Asana takes customers' security seriously to keep their data secure, safe, and private. It is SOC 2(Type I) and (Type 2) certified for extending security, availability, and confidentiality to the users. To reduce all types of vulnerabilities and loss of data risks, Asana gets the processes and practices validated by trusted third-party services.
Slack extends its best features to provide security to users' data. The various compliance certifications and regulations of the application include; FedRAMP, SOC2(Type II), SOC3, HIPAA, and more.
Both Asana and Slack are good at facilitating the best security and privacy for users.
Asana’s Dashboard is extensive and provides a bird view of all the projects in one place. It gives data on projects, team member allocation, project deadlines, project status updates, etc., Asana has planned to remove the dashboard and replace the same functionality with portfolios.
Analytics facilitates detailed reports of project status to ensure optimum transparency.
From the Slack user interface, team members can add channels, set notification preferences, can send direct messages, invite people, start the channels, manage channel settings, etc., to perfectly collaborate with other team members.
Slack’s analytic section is divided into an overview, channels, and members. The overview area says about the number of messages exchanged, file storage used, apps and integrations installed and the other two divisions show the information on the number of channels added, and members along with the date of account creation.
Apparently, we don’t see any specific-dashboard type of feature in Slack.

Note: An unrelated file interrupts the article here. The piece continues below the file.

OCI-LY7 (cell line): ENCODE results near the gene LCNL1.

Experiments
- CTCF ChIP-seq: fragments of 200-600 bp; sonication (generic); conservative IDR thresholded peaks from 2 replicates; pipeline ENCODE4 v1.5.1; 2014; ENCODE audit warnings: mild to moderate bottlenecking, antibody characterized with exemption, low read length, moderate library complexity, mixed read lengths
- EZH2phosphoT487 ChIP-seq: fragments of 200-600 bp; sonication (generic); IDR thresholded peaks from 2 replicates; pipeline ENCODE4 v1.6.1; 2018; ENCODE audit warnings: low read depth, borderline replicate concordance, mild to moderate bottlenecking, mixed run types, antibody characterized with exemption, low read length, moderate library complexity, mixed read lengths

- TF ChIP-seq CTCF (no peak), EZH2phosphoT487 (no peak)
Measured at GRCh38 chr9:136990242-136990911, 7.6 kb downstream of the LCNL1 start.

This is in accordance with the end-users discretion, if someone is looking for end-to-end project management, then Asana would be the ideal tool to opt for. For exclusive team communication, Slack makes the best choice. Asana’s teams integrate Slack for effective team collaboration.
The aim of the article is to be informative. We intend for users to take an informed decision for an effective and productive experience. The comparison shown between Asana vs slack in the blog is only towards that end and has no intention of pitting one against the other team collaboration app brands. The images, logos, any concepts, etc., used in this blog, purely belong to their respective companies or applications (Asana and Slack).
Readers are advised to consult and confirm with the respective service providers regarding details of features, the latest updates, prices, and policies before utilizing any of their services.
This further informs the reader that the views, thoughts, and opinions expressed in this blog solely belong to the author’s perception, and not necessarily to the author’s employer, organization, committee, or other group or individual.